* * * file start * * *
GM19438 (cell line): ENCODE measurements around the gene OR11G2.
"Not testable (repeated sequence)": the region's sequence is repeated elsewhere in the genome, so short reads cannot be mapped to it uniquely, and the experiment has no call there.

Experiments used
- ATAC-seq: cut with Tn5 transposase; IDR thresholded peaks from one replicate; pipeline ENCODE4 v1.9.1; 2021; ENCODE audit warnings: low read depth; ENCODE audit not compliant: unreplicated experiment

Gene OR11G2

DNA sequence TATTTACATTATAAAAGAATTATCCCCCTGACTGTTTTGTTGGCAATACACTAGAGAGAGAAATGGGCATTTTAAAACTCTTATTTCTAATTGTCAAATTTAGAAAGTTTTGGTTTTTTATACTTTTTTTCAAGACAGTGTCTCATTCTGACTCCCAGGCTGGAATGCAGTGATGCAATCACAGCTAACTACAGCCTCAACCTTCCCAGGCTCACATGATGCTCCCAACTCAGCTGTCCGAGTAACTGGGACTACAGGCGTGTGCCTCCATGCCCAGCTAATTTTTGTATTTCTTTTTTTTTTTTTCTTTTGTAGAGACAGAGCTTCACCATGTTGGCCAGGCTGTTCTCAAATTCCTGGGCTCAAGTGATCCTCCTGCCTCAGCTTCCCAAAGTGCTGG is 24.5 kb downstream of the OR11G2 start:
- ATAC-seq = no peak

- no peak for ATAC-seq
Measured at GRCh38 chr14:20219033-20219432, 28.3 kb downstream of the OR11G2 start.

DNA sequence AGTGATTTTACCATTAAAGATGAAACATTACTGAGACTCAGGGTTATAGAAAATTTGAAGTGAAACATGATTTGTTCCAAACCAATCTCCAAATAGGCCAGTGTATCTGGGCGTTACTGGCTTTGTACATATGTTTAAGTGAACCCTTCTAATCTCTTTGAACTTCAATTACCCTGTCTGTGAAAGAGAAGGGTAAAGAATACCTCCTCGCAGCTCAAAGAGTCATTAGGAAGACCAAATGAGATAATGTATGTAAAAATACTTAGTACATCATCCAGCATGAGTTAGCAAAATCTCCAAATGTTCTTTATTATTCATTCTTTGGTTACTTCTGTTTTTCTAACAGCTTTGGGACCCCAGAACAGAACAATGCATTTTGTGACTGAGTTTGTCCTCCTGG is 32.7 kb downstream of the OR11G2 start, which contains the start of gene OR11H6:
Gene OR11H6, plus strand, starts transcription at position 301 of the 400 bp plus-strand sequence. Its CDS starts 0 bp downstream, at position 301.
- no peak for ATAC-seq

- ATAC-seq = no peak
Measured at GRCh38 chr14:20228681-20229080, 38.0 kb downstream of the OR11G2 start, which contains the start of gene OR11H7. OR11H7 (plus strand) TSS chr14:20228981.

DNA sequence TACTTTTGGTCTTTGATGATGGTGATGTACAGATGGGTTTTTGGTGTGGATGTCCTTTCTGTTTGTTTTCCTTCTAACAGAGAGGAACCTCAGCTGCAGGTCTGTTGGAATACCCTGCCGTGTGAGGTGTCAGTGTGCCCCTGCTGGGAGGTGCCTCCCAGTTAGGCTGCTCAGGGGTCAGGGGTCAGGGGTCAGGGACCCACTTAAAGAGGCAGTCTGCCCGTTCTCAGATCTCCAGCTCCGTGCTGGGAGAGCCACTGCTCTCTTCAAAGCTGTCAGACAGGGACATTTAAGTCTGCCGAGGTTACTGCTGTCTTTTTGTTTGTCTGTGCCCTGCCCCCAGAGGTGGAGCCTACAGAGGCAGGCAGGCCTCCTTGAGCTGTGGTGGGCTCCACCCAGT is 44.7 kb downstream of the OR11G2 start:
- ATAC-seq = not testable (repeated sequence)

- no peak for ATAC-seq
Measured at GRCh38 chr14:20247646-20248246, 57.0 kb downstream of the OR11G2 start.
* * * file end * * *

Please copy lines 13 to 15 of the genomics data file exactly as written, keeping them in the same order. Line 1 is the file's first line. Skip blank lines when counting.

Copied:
- ATAC-seq = no peak
Measured at GRCh38 chr14:20228681-20229080, 38.0 kb downstream of the OR11G2 start, which contains the start of gene OR11H7. OR11H7 (plus strand) TSS chr14:20228981.

DNA sequence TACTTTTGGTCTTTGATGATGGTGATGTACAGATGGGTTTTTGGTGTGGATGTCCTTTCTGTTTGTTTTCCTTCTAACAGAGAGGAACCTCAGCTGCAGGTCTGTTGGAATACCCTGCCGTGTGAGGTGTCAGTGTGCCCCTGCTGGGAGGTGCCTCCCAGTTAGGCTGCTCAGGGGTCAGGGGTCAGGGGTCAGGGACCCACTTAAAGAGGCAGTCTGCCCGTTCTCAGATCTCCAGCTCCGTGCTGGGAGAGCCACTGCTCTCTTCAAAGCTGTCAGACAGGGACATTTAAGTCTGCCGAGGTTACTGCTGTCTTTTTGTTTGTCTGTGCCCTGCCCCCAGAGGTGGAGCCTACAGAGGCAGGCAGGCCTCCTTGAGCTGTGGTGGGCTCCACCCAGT is 44.7 kb downstream of the OR11G2 start: